One of our go-to resources for casino gaming information, Michael Shackleford (a.k.a. Wizard of Odds), recently interviewed Angela Wyman, a former party pit dealer, who revealed some interesting information about what it’s like. The interview (embedded below is 15 minutes long, but here are some highlights if you don’t have the time to devote to it.
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As a food writer, I get many many questions regarding where people should eat while they are in Vegas... but with a caveat. "Mitchell, you handsome devil," they'll ask me, "where should I dine next Saturday night?" I'll answer something like Sage or Twist or Carnevino, but am quickly shot down with something like "ehhhhh, I mean eat ON A BUDGET."
Oh? A budget? You want a terrific dining experience for pennies on the dollar? Oh, well, why didn't I think of that? But, sarcasm aside, it can be done. It can! So, I have collected here the five best places to get a fine meal for a small amount of money.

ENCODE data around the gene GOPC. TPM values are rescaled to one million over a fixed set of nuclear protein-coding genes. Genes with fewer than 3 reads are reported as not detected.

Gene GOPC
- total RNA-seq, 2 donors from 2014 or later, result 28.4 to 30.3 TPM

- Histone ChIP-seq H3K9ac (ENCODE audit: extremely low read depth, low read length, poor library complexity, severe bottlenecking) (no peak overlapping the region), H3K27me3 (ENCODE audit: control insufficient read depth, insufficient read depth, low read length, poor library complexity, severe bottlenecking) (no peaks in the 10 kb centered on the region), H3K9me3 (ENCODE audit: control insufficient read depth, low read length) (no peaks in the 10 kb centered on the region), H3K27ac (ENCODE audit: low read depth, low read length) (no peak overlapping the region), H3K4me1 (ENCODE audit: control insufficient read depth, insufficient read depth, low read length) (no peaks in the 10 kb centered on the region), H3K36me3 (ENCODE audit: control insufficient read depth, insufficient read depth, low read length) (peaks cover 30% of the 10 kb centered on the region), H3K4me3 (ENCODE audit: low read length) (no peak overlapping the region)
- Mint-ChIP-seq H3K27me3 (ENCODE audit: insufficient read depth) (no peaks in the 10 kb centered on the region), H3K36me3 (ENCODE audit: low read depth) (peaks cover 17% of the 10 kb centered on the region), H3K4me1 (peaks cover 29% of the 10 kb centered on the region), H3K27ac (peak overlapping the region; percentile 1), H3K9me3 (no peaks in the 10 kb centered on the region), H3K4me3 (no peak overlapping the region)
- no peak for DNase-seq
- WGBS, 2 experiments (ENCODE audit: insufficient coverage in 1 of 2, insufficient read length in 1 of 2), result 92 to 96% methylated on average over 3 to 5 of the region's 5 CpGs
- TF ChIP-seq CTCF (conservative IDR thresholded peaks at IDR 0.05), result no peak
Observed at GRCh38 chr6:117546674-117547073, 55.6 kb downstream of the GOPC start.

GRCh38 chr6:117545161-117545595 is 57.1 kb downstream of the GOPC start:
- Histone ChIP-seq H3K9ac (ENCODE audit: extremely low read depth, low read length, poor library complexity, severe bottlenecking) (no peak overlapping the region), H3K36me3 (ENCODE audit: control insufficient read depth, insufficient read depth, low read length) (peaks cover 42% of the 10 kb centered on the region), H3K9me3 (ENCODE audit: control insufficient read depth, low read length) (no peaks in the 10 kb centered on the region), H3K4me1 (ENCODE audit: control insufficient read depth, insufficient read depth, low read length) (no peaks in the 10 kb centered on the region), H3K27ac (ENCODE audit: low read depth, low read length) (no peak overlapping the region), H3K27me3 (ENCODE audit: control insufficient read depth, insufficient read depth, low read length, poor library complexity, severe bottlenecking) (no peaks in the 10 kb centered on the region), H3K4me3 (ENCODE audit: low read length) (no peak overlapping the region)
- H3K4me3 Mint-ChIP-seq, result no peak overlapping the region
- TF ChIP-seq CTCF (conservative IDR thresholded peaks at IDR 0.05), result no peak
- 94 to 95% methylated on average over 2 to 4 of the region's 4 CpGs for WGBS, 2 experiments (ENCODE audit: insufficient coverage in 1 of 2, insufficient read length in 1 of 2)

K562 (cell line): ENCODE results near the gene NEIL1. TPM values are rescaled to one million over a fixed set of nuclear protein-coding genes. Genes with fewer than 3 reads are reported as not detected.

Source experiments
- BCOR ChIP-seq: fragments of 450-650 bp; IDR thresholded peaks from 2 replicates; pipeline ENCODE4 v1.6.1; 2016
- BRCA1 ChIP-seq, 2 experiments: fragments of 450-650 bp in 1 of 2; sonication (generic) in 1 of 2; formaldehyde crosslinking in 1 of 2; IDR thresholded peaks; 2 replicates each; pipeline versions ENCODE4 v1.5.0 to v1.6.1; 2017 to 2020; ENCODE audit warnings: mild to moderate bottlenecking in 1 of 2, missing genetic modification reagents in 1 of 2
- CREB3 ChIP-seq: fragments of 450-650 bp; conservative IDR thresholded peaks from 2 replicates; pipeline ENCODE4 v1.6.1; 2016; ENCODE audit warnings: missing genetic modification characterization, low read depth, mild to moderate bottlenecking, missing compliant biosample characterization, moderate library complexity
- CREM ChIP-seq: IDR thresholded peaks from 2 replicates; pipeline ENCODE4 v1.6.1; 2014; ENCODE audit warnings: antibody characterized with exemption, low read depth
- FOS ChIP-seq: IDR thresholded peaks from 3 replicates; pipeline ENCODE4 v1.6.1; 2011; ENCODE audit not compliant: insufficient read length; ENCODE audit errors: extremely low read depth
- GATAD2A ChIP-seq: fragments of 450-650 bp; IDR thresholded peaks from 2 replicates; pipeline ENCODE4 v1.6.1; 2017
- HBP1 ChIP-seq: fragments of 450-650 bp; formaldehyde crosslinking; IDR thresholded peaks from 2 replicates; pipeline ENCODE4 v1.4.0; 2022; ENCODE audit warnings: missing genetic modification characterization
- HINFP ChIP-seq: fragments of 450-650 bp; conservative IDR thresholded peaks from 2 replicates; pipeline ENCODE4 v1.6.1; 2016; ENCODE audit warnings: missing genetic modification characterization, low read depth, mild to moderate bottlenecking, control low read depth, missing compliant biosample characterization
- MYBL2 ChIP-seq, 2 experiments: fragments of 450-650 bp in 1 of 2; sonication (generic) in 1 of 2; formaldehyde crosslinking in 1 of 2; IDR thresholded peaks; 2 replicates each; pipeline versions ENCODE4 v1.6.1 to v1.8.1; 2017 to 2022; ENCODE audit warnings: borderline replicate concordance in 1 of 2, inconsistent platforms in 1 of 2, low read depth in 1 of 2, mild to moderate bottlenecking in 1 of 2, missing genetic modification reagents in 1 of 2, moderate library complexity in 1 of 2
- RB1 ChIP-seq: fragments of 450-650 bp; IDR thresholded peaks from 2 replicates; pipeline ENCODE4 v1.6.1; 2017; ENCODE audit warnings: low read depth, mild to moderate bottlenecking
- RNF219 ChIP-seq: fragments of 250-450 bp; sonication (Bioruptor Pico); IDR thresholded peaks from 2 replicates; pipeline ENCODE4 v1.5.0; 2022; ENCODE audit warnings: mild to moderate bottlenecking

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Many of us like to go back to the basics to become a better person in a new year. Soul searching can sometimes do the body and the mind good. We’re not going to get that deep. We will, however, look at four basic concepts that will help you become a better gambler in 2015, and beyond.
1. Don’t chase: It's instinctual to chase losses when gambling. Nobody likes to lose. Unfortunately, chasing losses often ends up extending a cold streak and sees your money going in the wrong direction. Casino games all have a house advantage. Sometimes you’re going to win and sometimes you’re going to lose. Losing stinks, but it’s going to happen. Just take the loss to your allotted budget and move on.